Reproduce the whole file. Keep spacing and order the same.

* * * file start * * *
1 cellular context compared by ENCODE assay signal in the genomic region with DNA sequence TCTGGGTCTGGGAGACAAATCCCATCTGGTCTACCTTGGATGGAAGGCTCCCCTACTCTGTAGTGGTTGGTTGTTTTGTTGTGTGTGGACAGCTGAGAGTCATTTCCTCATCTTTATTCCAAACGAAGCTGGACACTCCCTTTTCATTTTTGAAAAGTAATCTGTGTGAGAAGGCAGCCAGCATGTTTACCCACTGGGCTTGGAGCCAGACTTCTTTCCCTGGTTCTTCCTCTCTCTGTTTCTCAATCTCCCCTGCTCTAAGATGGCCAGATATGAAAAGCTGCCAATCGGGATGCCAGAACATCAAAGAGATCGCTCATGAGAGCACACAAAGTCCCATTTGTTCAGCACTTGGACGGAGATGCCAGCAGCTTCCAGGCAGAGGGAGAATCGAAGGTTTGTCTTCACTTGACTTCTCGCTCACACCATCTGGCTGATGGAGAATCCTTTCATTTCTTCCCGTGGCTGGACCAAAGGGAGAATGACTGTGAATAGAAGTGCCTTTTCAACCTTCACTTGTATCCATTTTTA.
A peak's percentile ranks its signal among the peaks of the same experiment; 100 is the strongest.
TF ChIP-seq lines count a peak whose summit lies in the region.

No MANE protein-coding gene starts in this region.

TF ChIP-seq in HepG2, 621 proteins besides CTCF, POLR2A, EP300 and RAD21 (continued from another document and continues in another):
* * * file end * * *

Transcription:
1 cellular context compared by ENCODE assay signal in the genomic region with DNA sequence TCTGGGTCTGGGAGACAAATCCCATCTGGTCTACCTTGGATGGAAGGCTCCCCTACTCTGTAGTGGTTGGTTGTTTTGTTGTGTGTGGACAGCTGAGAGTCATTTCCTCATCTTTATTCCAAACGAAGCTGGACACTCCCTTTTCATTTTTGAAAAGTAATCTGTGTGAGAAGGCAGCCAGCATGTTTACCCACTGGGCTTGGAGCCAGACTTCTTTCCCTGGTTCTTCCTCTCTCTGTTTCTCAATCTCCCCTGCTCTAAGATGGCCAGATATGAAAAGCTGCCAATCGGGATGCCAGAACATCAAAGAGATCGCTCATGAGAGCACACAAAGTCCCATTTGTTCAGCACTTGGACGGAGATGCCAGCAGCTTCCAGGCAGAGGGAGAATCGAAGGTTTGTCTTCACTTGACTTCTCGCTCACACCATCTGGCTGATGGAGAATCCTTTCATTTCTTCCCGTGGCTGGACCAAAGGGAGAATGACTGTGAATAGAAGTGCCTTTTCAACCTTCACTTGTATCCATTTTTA.
A peak's percentile ranks its signal among the peaks of the same experiment; 100 is the strongest.
TF ChIP-seq lines count a peak whose summit lies in the region.

No MANE protein-coding gene starts in this region.

TF ChIP-seq in HepG2, 621 proteins besides CTCF, POLR2A, EP300 and RAD21 (continued from another document and continues in another):